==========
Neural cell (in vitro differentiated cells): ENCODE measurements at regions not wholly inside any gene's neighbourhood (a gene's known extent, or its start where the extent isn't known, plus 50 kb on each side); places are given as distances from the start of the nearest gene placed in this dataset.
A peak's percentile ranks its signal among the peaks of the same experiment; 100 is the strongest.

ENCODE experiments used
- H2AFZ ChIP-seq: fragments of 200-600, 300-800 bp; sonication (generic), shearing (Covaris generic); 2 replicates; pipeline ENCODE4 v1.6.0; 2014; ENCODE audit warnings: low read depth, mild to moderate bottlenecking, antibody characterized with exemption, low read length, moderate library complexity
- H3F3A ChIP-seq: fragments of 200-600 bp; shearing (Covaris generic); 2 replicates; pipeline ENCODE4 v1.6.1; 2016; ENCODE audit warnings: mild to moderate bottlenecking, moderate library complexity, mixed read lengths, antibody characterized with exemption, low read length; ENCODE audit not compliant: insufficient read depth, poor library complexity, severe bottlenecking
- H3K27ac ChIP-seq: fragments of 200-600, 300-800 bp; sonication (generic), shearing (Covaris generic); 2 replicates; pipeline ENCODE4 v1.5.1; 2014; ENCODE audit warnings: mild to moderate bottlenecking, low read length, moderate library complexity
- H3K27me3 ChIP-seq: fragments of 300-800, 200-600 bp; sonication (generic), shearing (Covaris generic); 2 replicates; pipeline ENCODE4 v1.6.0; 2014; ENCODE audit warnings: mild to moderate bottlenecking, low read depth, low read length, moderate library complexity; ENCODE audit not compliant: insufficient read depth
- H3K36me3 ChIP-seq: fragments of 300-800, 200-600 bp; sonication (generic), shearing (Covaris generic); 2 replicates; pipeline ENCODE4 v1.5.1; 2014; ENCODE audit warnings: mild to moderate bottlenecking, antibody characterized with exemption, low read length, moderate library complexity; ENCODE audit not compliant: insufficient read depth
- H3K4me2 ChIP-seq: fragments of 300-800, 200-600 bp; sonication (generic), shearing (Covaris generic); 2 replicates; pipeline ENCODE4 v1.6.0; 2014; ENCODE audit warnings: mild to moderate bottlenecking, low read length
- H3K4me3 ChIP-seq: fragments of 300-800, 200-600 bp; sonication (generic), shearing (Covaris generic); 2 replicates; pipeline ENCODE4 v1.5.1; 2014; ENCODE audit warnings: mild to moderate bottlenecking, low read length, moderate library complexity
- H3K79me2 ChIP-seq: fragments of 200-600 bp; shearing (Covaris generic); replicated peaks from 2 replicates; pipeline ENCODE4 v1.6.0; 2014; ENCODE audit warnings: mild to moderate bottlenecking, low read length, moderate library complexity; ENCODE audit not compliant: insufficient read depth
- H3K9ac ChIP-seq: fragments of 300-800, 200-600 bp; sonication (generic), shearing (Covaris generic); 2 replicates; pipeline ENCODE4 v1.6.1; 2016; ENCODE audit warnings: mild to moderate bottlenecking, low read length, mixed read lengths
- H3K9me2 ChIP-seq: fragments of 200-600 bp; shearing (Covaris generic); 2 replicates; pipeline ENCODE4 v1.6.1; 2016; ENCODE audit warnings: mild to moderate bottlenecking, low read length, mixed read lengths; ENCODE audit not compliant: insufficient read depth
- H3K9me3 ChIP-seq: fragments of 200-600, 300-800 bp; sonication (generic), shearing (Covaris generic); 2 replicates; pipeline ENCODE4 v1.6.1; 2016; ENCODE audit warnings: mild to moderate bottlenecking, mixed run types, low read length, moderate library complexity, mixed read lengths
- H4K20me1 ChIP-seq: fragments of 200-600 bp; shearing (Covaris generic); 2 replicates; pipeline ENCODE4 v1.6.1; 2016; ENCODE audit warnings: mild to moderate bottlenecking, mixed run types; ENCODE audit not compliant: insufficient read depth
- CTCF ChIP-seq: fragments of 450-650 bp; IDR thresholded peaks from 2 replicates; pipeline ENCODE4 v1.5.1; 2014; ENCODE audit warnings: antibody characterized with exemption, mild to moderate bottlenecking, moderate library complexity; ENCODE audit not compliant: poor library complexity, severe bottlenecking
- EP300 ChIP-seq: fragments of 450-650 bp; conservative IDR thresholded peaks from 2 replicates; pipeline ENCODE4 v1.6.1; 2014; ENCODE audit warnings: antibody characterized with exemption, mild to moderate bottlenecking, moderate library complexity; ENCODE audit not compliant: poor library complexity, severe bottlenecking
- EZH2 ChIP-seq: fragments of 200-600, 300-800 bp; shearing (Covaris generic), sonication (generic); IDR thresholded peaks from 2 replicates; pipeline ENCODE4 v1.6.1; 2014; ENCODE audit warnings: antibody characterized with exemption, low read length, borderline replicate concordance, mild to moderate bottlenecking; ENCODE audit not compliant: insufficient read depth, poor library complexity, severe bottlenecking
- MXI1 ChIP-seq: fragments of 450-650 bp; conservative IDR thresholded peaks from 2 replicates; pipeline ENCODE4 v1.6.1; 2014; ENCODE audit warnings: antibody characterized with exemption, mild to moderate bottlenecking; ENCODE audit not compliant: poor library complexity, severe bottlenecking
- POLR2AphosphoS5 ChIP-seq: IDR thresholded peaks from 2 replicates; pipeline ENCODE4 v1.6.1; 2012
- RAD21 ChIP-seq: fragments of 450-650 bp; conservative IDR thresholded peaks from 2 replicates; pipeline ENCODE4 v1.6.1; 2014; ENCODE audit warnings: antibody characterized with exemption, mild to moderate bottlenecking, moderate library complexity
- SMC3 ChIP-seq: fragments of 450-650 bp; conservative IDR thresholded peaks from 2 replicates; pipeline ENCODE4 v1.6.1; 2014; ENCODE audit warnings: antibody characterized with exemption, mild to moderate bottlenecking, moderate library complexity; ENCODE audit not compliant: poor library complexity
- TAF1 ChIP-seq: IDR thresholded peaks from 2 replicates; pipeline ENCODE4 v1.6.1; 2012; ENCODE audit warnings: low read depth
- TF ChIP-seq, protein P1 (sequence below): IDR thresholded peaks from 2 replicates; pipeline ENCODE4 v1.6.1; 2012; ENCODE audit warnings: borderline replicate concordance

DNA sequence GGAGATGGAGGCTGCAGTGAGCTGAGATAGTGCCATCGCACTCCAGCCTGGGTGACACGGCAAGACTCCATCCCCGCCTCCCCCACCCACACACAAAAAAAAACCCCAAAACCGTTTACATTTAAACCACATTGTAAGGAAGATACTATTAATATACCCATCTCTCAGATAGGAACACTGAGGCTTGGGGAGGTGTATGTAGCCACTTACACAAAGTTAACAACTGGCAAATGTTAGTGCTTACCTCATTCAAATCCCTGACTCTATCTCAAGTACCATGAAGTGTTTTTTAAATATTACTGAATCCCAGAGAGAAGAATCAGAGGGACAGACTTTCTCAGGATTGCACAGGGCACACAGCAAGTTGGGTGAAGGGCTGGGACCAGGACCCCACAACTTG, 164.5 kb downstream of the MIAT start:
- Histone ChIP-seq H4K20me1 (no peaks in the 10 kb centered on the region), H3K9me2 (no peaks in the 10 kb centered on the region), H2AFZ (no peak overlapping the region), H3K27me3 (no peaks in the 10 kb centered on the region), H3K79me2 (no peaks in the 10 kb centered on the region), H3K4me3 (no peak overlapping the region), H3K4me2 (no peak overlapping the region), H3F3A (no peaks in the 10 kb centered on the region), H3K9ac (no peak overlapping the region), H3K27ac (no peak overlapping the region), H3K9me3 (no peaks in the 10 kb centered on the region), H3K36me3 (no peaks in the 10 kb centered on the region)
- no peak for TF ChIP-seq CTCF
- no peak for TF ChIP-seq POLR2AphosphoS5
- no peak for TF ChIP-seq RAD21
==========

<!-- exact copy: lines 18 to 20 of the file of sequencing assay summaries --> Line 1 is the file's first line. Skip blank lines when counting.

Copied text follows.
- EZH2 ChIP-seq: fragments of 200-600, 300-800 bp; shearing (Covaris generic), sonication (generic); IDR thresholded peaks from 2 replicates; pipeline ENCODE4 v1.6.1; 2014; ENCODE audit warnings: antibody characterized with exemption, low read length, borderline replicate concordance, mild to moderate bottlenecking; ENCODE audit not compliant: insufficient read depth, poor library complexity, severe bottlenecking
- MXI1 ChIP-seq: fragments of 450-650 bp; conservative IDR thresholded peaks from 2 replicates; pipeline ENCODE4 v1.6.1; 2014; ENCODE audit warnings: antibody characterized with exemption, mild to moderate bottlenecking; ENCODE audit not compliant: poor library complexity, severe bottlenecking
- POLR2AphosphoS5 ChIP-seq: IDR thresholded peaks from 2 replicates; pipeline ENCODE4 v1.6.1; 2012